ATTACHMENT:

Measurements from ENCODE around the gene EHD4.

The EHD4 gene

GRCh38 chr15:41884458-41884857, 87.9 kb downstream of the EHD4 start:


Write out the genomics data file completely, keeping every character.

Measurements from ENCODE around the gene EHD4.

The EHD4 gene

GRCh38 chr15:41884458-41884857, 87.9 kb downstream of the EHD4 start: